Most Republican officeholders have either dismissed the congressional investigation as a partisan sham or have not commented on the hearings. There are signs that Republicans are aware of its power.

"Ms. Hutchinson would be the star member of a women's Republican club, a committed conservative, no reason to say anything but the truth." The lawmaker spoke on the record. It gives Americans the ability to judge themselves.

Mick Mulvaney, one of Trump's four White House chiefs of staff, told CBS News that he couldn't defend Trump anymore. He said he heard from two dozen political appointees from the Trump administration who had thanked him for his comments.

Mulvaney wouldn't say if he would vote for Trump in the presidential election. The people close to Trump made calls this week looking for someone who could attack Mulvaney in South Carolina, the former adviser's home state.

The Republican Party has changed because of Trump's policies. The red-capped constituency has always been independent from the Make America Great Again movement. Some of Trump's favored candidates were rejected by Republican primary voters.

Some Republican voters may be trying to slow-walk from Donald Trump, according to a Republican strategist. He was not surprised by Trump jumping into the race. You have to put that fire out if you are in his shoes. The more it burns the more it burns.

Interviews with two dozen Republican voters, party activists and elected officials showed that the Jan. 6 hearings had little to do with their interest in other candidates. Several people said they were looking for a nominee who was less divisive.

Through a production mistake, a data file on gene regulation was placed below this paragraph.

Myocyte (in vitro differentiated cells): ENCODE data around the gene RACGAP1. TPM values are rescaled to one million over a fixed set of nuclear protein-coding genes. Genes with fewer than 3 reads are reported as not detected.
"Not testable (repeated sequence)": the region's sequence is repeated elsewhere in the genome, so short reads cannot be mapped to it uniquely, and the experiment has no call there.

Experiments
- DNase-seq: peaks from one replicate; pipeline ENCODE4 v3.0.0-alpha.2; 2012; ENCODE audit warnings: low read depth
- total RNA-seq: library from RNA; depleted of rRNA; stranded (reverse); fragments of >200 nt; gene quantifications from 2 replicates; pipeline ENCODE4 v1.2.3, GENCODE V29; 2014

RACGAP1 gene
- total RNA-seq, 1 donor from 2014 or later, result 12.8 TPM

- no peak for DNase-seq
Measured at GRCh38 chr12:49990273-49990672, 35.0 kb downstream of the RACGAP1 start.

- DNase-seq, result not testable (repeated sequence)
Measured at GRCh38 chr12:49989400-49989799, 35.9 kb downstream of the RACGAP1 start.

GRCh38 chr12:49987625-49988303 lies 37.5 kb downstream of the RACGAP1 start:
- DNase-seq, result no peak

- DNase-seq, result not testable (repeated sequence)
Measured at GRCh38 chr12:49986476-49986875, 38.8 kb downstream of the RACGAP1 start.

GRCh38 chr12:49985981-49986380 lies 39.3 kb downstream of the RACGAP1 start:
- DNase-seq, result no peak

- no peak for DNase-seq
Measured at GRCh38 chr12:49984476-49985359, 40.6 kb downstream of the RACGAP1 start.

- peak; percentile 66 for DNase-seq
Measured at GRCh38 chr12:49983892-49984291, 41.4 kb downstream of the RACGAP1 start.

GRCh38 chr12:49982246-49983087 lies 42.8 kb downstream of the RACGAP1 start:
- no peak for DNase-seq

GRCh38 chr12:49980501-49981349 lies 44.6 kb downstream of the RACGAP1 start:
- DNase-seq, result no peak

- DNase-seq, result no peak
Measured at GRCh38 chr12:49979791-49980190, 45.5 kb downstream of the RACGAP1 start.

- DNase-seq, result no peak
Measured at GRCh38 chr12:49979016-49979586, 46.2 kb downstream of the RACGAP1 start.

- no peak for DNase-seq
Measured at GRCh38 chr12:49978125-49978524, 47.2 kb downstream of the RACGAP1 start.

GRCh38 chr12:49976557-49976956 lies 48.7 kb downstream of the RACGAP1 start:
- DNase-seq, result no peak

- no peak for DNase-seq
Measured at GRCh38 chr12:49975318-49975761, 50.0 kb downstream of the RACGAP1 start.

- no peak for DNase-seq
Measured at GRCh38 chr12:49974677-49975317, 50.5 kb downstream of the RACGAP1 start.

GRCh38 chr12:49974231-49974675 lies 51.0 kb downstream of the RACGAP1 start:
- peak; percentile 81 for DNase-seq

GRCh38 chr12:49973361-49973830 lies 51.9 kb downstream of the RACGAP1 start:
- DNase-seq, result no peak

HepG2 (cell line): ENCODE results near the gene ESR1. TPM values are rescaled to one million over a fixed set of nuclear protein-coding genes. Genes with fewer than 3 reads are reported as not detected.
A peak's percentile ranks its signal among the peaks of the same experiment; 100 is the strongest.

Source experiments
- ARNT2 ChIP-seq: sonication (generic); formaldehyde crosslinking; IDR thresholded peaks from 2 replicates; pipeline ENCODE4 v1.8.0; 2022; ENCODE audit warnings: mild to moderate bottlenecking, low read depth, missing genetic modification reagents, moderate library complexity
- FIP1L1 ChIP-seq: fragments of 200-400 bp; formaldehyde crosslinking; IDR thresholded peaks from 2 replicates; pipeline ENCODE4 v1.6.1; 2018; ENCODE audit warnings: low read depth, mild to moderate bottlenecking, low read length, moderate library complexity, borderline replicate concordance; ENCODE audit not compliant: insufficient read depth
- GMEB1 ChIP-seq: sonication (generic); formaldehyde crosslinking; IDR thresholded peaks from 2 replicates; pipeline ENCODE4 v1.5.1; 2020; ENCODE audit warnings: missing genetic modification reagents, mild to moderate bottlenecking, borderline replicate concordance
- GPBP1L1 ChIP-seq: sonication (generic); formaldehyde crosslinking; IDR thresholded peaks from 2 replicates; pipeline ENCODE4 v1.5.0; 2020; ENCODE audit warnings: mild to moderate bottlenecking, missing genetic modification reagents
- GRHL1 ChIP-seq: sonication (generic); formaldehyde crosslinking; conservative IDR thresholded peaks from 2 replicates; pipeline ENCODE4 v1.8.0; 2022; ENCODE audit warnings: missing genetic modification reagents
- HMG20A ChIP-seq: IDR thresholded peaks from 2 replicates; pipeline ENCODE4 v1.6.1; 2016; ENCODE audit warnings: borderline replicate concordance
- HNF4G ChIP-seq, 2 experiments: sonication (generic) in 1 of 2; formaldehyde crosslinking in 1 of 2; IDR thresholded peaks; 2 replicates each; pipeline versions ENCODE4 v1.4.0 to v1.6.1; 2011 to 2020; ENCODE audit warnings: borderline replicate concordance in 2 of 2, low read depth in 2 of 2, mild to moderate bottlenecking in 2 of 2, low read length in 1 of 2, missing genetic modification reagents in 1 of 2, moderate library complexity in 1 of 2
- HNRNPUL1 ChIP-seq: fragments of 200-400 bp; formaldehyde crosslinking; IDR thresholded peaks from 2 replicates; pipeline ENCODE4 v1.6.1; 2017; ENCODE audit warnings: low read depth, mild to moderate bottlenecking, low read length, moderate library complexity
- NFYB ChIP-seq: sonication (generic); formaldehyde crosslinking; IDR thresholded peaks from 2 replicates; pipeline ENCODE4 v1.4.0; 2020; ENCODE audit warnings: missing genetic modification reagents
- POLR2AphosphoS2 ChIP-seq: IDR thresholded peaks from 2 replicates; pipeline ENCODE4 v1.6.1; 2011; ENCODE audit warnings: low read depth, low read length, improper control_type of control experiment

A former Newt Gingrich aide who is a member of the Georgia Republican Party said there will be a number of Republicans who will govern with conservative policies. The Republicans will back Trump in the general election if he wins the nomination.

Nicole Wolter, CEO of a suburban Chicago manufacturing firm and a member of the board of the National Association of Manufacturers, has an office decorated with photos of her visiting the White House.

In an interview last month, she said that Trump has become too toxic for Republicans to win the general election.

There are a lot of people who don't like him. He wouldn't be able to pull that off if he ran, because we want everyone to rally around him.

According to post-presidency polls, Trump is still the most powerful figure in the party. Potential competitors have not been afraid of competition.

A survey of Republicans in New Hampshire showed a statistical tie between Trump and DeSantis.

After telling Trump last year that he wouldn't compete against him for the presidential nomination, the former Secretary of State has continued to lay the groundwork for a bid for the White House.

People familiar with the conversations say that Pompeo told others he could beat Trump in the Iowa caucuses.